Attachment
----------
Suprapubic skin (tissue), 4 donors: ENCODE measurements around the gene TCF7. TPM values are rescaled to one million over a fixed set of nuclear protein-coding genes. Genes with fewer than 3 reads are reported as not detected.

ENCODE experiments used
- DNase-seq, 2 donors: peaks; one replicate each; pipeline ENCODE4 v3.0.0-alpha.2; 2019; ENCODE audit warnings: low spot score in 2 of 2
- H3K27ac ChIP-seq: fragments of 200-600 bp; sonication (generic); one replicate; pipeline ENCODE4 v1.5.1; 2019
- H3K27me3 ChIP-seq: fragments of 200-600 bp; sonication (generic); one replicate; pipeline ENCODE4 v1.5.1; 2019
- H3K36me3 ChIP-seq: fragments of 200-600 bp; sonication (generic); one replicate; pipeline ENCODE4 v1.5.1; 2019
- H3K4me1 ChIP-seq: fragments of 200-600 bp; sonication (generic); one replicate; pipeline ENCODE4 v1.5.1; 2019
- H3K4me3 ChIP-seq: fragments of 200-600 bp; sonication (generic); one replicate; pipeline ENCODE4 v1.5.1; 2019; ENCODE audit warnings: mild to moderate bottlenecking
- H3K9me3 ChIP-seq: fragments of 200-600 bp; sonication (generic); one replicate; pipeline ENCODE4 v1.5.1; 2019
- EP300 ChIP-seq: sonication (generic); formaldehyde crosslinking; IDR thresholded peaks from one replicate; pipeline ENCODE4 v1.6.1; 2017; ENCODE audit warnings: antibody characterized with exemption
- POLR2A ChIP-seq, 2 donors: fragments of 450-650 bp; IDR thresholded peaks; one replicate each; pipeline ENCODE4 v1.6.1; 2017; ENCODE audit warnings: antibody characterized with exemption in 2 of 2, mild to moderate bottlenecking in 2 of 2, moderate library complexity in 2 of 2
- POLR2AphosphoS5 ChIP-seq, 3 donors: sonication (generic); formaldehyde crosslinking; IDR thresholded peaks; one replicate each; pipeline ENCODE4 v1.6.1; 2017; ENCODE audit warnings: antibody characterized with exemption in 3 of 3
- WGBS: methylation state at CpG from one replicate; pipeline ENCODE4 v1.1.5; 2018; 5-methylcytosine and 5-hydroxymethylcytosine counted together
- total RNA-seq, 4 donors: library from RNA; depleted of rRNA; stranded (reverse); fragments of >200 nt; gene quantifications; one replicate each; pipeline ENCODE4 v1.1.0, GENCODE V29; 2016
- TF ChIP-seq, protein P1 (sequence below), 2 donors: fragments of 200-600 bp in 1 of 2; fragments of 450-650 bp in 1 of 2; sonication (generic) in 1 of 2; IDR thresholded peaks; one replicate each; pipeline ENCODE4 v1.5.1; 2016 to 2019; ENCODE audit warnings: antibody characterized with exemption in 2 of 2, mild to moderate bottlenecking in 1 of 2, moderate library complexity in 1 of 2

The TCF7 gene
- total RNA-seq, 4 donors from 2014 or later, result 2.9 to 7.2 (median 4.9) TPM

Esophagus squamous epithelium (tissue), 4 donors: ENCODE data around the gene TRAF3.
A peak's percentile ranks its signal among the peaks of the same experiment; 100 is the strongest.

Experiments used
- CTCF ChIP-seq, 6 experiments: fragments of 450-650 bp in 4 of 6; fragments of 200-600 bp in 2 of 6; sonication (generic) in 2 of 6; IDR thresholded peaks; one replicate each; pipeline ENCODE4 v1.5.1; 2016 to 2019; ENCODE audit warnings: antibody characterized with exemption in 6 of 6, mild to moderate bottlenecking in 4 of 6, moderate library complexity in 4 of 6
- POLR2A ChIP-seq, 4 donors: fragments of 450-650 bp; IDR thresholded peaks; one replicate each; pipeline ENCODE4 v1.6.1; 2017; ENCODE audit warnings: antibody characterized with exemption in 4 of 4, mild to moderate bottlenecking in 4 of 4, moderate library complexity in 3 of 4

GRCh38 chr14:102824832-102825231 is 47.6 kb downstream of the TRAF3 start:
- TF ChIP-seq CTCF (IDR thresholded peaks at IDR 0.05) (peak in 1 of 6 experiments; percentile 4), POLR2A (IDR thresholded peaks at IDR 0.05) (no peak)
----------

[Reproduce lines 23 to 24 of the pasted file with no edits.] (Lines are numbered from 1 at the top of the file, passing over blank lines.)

GRCh38 chr14:102824832-102825231 is 47.6 kb downstream of the TRAF3 start:
- TF ChIP-seq CTCF (IDR thresholded peaks at IDR 0.05) (peak in 1 of 6 experiments; percentile 4), POLR2A (IDR thresholded peaks at IDR 0.05) (no peak)